Still, even after the so-called vindaloo boom that he spawned, Narula - the New Delhi, India, native with the Wharton MBA - believed many diners still didn't get it, that the stereotypes persisted.
"We were meeting too many people who said, 'I don't like Indian food. It's too spicy,' " Narula said. "We wanted to take Indian food to a new level, make it more approachable. We throw the word 'sexy' around as a joke. But we do want to make it sexy."
Enter Tashan, Narula's ambitious, high-end, delightful - and yes, sexy - new modern Indian spot. By now, most of the city's food writers have weighed in with fawning declarations of love to Tashan. But their orgasmic reviews have also struck a hand-wringing note of worry: Can an upscale Indian restaurant like Tashan survive in Philadelphia?
There's been a great deal of chatter on the local food blogs about whether Philadelphians are "ready" for a restaurant like Tashan. As evidence that we are not, foodies point to Bindi, the Indian BYO owned by Valerie Safran and Marcie Turney, which was shuttered several months ago.
"Is Tashan Too Good for Philadelphia?" asked Trey Popp on the blog Foobooz. He even suggested that Tashan's success or failure will serve as a "referendum" on whether Philadelphia "really deserves its reputation as a top-tier restaurant town." After an Indian friend predicted Tashan would last only six months, Popp wrote, "I hope she's wrong. But if she's right, what will we have to say for ourselves?"
Ahem. Yes, feel free to file this hyperbolic sort of soul-searching under First World Problems.
This is not to say that Tashan isn't wonderful. It is, and it's easily one of the most exciting openings in the past several years. Tashan will expose diners to sophisticated, unique flavors. It's already better, and more of a paradigm-shifter, than Bindi ever was.
But as several of my Indian friends have asked, is Tashan authentically "Indian"? Well, what is "Indian," anyway? India is an enormous subcontinent with more than a billion people and more than 2,000 ethnic groups. "There are so many different cuisines," said Narula.
For the most part, what you found for years on Indian menus were North Indian dishes, such as the creamier curries and tandoori. Slowly, you are seeing more diversity, featuring spicier South Indian cooking.
Tashan plays fast and loose with India's traditional cuisines, offering a fusion of Indian ingredients and French techniques. The chef is Haitian-born Sylva Senat, who worked at Jean-Georges and Aquavit in New York, before moving on to Buddakan in New York and then here. "We started to ask, 'Why do we need an Indian chef?' " Narula said. "We needed someone who would look at the food from a totally different perspective."
Senat, however, consults with Narula's longtime friend Sanjay Shende, who has more than two decades of experience in Indian kitchens in New Delhi and London and is listed on the menu as "Indian Master Chef."
The result of this collaboration is inventive and delicious. The palak tikka, a spinach patty with a paneer-pistachio center, is grilled on the traditional flat tawa but finished with a very French saffron-and-morel-mushroom cream sauce. Vermont quail is wood-smoked in the northern desert Rajasthani style and served memorably in a waft of aromatic smoke. The gol-gappa are tasty, crispy little puffs filled with spiced potato and topped with mint-cilantro water. More traditional, Tashan's rendition of the chicken biryani was one of the best I've ever tasted.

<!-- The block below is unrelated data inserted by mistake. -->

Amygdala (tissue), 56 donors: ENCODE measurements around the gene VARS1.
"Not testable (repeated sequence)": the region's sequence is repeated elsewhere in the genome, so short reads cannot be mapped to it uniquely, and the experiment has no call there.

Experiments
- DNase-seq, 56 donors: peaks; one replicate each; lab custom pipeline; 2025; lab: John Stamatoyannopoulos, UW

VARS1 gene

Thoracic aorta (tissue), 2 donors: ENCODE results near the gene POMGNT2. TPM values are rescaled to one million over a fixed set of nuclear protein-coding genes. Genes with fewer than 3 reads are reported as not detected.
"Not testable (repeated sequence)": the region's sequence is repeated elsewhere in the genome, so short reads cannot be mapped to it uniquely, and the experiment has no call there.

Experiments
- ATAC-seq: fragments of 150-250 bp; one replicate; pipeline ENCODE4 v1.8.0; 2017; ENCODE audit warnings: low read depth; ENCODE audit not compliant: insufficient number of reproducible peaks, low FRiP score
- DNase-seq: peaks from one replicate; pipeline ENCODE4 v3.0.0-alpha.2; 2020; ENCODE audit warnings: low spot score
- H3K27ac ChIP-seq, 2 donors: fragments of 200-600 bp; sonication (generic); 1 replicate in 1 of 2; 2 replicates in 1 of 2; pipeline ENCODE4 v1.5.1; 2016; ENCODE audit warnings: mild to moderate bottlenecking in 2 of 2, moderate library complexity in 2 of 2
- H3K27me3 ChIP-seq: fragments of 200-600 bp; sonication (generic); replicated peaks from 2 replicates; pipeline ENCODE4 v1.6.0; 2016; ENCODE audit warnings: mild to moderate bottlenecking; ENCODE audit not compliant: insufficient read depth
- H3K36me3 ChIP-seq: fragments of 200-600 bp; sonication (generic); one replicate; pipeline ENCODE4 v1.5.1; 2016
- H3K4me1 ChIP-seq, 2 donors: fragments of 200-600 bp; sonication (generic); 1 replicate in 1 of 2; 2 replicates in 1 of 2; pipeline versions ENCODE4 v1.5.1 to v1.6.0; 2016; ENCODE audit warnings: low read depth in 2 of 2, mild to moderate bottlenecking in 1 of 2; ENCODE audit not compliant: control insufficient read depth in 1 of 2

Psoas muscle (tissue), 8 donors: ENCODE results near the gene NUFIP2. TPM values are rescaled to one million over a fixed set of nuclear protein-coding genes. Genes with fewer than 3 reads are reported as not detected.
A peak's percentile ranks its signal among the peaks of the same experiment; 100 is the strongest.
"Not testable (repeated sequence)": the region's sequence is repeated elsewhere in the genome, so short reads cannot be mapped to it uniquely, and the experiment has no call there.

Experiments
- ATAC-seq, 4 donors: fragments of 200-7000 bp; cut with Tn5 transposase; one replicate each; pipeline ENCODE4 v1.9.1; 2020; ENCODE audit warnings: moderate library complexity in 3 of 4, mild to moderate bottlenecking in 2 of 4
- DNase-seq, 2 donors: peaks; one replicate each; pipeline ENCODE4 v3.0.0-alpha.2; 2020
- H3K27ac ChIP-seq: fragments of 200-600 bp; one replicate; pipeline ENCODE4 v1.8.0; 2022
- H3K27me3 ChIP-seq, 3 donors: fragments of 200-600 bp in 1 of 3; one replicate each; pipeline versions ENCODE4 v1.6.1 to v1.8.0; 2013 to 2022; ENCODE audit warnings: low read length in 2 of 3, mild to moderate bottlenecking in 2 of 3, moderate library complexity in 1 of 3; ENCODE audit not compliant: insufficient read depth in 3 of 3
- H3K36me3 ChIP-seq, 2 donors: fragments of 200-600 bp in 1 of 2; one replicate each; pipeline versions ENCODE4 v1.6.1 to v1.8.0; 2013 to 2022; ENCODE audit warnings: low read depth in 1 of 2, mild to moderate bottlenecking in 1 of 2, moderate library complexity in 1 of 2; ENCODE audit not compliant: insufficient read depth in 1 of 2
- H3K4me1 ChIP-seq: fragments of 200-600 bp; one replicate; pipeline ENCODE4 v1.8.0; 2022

I especially appreciated Tashan's wine list of interesting, full-bodied, aromatic whites and light- to medium-bodied reds that work well with notoriously difficult-to-pair Indian. About the only thing that fell flat at Tashan was the very rushed pacing of the small-plates meal, which cost more than $200 for two with wine, tip and no dessert.
One stereotype that Narula has pushed against is that Indian always means spicy - the spices here are more about complexity than heat.
But I love very spicy Indian food. So after my meal at Tashan, I was very excited to seek out less costly - and more spicy - everyday Indian options at some old favorites and new finds.
It had been a while, for instance, since I ate at Tiffin's bitter rival in Fishtown, Ekta, for which I've always had a slight preference. After eating the super-spicy, sweat-bead-inducing kadai paneer and its mellower, creamy, soul-satisfying chicken korma, Ekta still gets the nod.
I also went further afield. At Mallu Café in Bustleton, I ate several authentic dishes from Kerala, in southern India. The highlights were the avial, a spicy vegetable medley in coconut sauce, and the chicken Varatharacha curry, with a thick, deep-reddish brown gravy and red chilies, providing a richer spice than most curries you'll find.
In Cherry Hill's Woodcrest Shopping Center, I discovered a gem in Khyber Indian Fusion. The delicious shrimp and fish curry here is in the tangy, light Goan-style, and I can't rave enough about the lollipop chicken's mingling of fresh coriander, garlic and sweet-sour spices.
My other favorite in South Jersey is IndeBlue, the only Indian restaurant in the region recommended to me by Narula that he didn't own. Unsurprisingly, IndeBlue chef Rakesh Ramola originally worked at Tiffin.
IndeBlue's menu is similar to many other Indian restaurants, but Ramola's skill and his use of fresh ingredients brings it a level above the usual takeout fare. The elegantly spiced lamb dakshini is memorable, as is his baingan bharta, or smoked eggplant in tomato/onion sauce.
Narula said he admired Ramola for having similar ambitions about Indian cooking. "We need more people like him to elevate the food," Narula said, "to show that Indian food can be nice and it can be contemporary."